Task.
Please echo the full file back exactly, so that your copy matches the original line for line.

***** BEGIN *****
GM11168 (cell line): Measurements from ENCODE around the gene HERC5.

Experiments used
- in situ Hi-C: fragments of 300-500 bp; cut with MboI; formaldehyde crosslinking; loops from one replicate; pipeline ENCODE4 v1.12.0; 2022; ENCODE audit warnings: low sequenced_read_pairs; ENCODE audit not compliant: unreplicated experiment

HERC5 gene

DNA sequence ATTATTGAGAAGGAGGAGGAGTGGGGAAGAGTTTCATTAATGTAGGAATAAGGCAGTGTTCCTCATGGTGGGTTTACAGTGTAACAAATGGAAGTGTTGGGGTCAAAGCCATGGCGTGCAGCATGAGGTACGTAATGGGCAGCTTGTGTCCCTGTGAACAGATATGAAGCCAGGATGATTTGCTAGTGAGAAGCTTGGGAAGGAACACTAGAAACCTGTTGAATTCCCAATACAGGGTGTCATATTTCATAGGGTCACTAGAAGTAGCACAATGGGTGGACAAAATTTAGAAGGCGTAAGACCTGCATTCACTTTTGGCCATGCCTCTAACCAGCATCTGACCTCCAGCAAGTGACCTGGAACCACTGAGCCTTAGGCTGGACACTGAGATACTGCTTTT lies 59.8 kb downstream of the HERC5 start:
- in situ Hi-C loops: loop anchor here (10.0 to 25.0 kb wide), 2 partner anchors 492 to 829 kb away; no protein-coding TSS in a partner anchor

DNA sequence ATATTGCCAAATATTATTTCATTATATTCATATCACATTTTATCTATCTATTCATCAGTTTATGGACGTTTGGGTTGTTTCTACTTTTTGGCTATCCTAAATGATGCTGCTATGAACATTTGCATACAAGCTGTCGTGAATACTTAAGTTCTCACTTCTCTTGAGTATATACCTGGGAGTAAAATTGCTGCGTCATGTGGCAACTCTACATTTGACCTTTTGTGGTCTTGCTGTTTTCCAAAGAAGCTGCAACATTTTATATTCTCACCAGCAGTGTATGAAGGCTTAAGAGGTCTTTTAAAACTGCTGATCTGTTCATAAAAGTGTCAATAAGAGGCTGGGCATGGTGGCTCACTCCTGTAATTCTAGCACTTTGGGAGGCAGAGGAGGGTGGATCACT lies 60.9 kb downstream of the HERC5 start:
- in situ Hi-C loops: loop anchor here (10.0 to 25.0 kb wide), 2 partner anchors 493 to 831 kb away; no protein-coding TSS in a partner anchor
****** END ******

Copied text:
GM11168 (cell line): Measurements from ENCODE around the gene HERC5.

Experiments used
- in situ Hi-C: fragments of 300-500 bp; cut with MboI; formaldehyde crosslinking; loops from one replicate; pipeline ENCODE4 v1.12.0; 2022; ENCODE audit warnings: low sequenced_read_pairs; ENCODE audit not compliant: unreplicated experiment

HERC5 gene

DNA sequence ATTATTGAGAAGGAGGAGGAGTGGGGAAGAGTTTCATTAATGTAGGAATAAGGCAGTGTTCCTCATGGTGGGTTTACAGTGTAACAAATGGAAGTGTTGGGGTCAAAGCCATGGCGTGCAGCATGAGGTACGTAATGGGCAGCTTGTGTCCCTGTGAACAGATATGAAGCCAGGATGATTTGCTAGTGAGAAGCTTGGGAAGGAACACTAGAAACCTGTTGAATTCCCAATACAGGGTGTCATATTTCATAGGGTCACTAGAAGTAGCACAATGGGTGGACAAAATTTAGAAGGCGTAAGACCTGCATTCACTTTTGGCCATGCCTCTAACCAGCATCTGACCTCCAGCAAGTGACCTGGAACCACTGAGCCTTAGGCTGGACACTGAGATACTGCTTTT lies 59.8 kb downstream of the HERC5 start:
- in situ Hi-C loops: loop anchor here (10.0 to 25.0 kb wide), 2 partner anchors 492 to 829 kb away; no protein-coding TSS in a partner anchor

DNA sequence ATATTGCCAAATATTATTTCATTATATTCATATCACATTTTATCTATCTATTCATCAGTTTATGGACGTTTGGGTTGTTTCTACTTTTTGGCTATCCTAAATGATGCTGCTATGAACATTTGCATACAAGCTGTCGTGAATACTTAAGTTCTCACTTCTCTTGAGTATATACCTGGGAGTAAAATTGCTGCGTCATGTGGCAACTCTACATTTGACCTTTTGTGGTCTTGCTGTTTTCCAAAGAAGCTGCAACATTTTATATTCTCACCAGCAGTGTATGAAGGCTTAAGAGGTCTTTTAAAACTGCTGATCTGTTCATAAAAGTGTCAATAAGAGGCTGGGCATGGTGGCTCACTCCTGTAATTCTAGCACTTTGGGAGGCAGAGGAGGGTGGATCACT lies 60.9 kb downstream of the HERC5 start:
- in situ Hi-C loops: loop anchor here (10.0 to 25.0 kb wide), 2 partner anchors 493 to 831 kb away; no protein-coding TSS in a partner anchor